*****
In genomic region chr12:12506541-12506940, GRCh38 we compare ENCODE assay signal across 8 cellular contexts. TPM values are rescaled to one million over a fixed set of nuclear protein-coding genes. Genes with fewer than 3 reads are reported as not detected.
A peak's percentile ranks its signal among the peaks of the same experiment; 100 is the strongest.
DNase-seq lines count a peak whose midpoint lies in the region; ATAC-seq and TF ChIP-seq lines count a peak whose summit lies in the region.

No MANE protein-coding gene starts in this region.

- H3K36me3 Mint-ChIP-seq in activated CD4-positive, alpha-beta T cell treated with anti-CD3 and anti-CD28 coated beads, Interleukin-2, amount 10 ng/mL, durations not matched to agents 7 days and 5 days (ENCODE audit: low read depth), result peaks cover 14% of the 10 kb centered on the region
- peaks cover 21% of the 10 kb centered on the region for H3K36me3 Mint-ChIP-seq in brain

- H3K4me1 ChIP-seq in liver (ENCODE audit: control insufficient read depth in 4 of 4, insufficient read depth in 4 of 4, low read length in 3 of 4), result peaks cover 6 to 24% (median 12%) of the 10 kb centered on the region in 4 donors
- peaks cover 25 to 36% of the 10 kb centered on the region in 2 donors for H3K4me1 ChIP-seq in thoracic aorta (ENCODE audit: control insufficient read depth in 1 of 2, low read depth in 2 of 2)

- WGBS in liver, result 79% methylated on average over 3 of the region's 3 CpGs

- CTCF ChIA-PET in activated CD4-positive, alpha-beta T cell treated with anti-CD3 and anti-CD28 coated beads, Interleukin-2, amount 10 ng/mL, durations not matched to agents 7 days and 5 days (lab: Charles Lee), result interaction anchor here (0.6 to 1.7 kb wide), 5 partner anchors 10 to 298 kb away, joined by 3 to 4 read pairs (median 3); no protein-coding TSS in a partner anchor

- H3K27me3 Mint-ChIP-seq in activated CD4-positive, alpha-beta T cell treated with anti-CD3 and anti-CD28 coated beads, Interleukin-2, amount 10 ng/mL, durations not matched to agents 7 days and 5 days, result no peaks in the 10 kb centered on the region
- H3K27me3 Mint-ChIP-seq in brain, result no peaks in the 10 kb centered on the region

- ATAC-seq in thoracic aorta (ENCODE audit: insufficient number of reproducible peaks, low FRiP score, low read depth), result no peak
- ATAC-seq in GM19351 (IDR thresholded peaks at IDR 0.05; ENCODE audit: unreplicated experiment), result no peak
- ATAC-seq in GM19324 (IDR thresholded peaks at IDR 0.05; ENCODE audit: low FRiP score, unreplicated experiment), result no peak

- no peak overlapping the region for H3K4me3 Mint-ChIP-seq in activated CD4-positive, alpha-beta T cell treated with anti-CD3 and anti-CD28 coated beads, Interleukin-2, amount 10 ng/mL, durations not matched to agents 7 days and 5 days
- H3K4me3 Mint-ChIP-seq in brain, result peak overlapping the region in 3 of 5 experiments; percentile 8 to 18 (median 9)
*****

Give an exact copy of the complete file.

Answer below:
In genomic region chr12:12506541-12506940, GRCh38 we compare ENCODE assay signal across 8 cellular contexts. TPM values are rescaled to one million over a fixed set of nuclear protein-coding genes. Genes with fewer than 3 reads are reported as not detected.
A peak's percentile ranks its signal among the peaks of the same experiment; 100 is the strongest.
DNase-seq lines count a peak whose midpoint lies in the region; ATAC-seq and TF ChIP-seq lines count a peak whose summit lies in the region.

No MANE protein-coding gene starts in this region.

- H3K36me3 Mint-ChIP-seq in activated CD4-positive, alpha-beta T cell treated with anti-CD3 and anti-CD28 coated beads, Interleukin-2, amount 10 ng/mL, durations not matched to agents 7 days and 5 days (ENCODE audit: low read depth), result peaks cover 14% of the 10 kb centered on the region
- peaks cover 21% of the 10 kb centered on the region for H3K36me3 Mint-ChIP-seq in brain

- H3K4me1 ChIP-seq in liver (ENCODE audit: control insufficient read depth in 4 of 4, insufficient read depth in 4 of 4, low read length in 3 of 4), result peaks cover 6 to 24% (median 12%) of the 10 kb centered on the region in 4 donors
- peaks cover 25 to 36% of the 10 kb centered on the region in 2 donors for H3K4me1 ChIP-seq in thoracic aorta (ENCODE audit: control insufficient read depth in 1 of 2, low read depth in 2 of 2)

- WGBS in liver, result 79% methylated on average over 3 of the region's 3 CpGs

- CTCF ChIA-PET in activated CD4-positive, alpha-beta T cell treated with anti-CD3 and anti-CD28 coated beads, Interleukin-2, amount 10 ng/mL, durations not matched to agents 7 days and 5 days (lab: Charles Lee), result interaction anchor here (0.6 to 1.7 kb wide), 5 partner anchors 10 to 298 kb away, joined by 3 to 4 read pairs (median 3); no protein-coding TSS in a partner anchor

- H3K27me3 Mint-ChIP-seq in activated CD4-positive, alpha-beta T cell treated with anti-CD3 and anti-CD28 coated beads, Interleukin-2, amount 10 ng/mL, durations not matched to agents 7 days and 5 days, result no peaks in the 10 kb centered on the region
- H3K27me3 Mint-ChIP-seq in brain, result no peaks in the 10 kb centered on the region

- ATAC-seq in thoracic aorta (ENCODE audit: insufficient number of reproducible peaks, low FRiP score, low read depth), result no peak
- ATAC-seq in GM19351 (IDR thresholded peaks at IDR 0.05; ENCODE audit: unreplicated experiment), result no peak
- ATAC-seq in GM19324 (IDR thresholded peaks at IDR 0.05; ENCODE audit: low FRiP score, unreplicated experiment), result no peak

- no peak overlapping the region for H3K4me3 Mint-ChIP-seq in activated CD4-positive, alpha-beta T cell treated with anti-CD3 and anti-CD28 coated beads, Interleukin-2, amount 10 ng/mL, durations not matched to agents 7 days and 5 days
- H3K4me3 Mint-ChIP-seq in brain, result peak overlapping the region in 3 of 5 experiments; percentile 8 to 18 (median 9)